The CFC will almost definitely attack Delve, either in a continuation of their full-scale invasion, or with prodding tests like we saw before 1-SMEB. It will give us an opportunity to put some strain on a rebuilt leadership structure and see how we function. I will be constantly reevaluating our position the entire time, but for now that’s the plan.That's from Boodabooda, leader of TEST. It's covered without comment on both TMC and EN24.
It's troubling because it signals (between the lines) that there was some kind of back-channel negotiated peace offered by TEST over the weekend... and the CFC rejected it out of hand. I said last week that Fountain has traditionally been the road to an invasion of Delve. Goons have about a 50/50 success rate at invading Delve.
But if the CFC invades again this time, I cannot realistically expect TEST to hold. There's no better reasons for them to hold on in Delve than they held on in Fountain. Matter of fact, the opposite is true: the CFC will be charged up by their victory, flush with new cash and (quite valuable) land prizes to hand out to their allies, and will come to Delve in even greater numbers. It's not like EVE has supply lines as such. You build your jump bridge network, you put up your staging structures, and you go.
In a traditional land-based war, a longer supply line hurts the attacker and benefits the defender. This is because the attacker has more territory to defend against guerrilla and flanking strikes and because the defender can implement a scorched earth policy as they fall back. It also helps in terms of "trading space for time": you fight a series of defensive actions until your industrial complex can spin up (more or less how the U.S. originally intended to fight Japan and how Russia fought Germany in WWII). But in EVE the opposite is true for all of these elements: the defenders can't follow any sort of scorched earth policy, flanking attacks in EVE are all but non-existent, guerrilla attacks are not possible, and industrial output in New Eden is all but unlimited all the time. So the traditional benefits of fighting a defensive fall-back war simply don't come into play in EVE.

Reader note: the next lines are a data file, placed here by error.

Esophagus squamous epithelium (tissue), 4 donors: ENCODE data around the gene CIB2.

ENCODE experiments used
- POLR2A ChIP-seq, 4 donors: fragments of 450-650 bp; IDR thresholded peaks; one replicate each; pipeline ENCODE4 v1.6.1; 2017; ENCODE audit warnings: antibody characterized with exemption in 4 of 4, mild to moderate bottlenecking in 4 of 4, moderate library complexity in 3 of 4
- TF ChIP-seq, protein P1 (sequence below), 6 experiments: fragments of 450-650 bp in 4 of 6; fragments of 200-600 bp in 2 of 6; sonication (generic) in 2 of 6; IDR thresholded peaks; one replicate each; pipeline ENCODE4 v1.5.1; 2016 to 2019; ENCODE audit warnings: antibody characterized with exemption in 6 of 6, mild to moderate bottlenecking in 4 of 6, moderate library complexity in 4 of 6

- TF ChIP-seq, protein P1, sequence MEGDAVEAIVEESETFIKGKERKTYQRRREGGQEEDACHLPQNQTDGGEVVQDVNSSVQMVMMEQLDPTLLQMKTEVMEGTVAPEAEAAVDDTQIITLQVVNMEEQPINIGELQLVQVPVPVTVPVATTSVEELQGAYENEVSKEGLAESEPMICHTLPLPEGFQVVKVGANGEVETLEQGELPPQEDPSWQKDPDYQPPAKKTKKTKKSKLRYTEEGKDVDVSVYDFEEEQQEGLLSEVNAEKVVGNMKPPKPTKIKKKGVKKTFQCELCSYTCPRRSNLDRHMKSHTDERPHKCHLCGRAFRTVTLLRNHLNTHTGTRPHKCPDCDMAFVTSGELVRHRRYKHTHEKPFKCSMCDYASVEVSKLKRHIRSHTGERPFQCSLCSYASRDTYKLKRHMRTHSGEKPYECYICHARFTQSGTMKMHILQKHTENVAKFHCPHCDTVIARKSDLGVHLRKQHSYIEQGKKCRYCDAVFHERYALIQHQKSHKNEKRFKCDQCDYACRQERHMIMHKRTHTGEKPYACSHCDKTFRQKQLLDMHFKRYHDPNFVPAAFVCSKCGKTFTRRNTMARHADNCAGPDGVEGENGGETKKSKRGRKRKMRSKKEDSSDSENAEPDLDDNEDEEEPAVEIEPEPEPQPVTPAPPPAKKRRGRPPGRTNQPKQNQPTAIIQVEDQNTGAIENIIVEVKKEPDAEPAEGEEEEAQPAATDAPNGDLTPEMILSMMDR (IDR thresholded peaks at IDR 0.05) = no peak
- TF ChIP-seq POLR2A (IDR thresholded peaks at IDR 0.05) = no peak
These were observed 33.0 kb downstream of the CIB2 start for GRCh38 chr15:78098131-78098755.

The only benefits TEST gets from falling back are additional time to negotiate with their allies and time for the situation in the south to stabilize. But are TEST's traditional allies going to be interested in coming to their aid after one alreaady-lost lost war? I suppose it's possible. But is it realistic?
All in all, I hope the Goons do not attack Delve and instead allow the current status quo to stabilize for a while. Otherwise, I can't expect TEST to hold out more than another six weeks or so and we're going to go into EVE's traditional autumn doldrums facing a very dull null-sec game indeed.